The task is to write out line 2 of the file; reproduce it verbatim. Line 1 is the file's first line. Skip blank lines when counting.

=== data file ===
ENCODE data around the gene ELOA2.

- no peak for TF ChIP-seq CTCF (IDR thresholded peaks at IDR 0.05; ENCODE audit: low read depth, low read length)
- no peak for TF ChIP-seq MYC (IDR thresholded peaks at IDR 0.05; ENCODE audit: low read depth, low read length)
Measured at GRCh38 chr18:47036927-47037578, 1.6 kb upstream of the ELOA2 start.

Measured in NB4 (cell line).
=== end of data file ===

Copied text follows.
- no peak for TF ChIP-seq CTCF (IDR thresholded peaks at IDR 0.05; ENCODE audit: low read depth, low read length)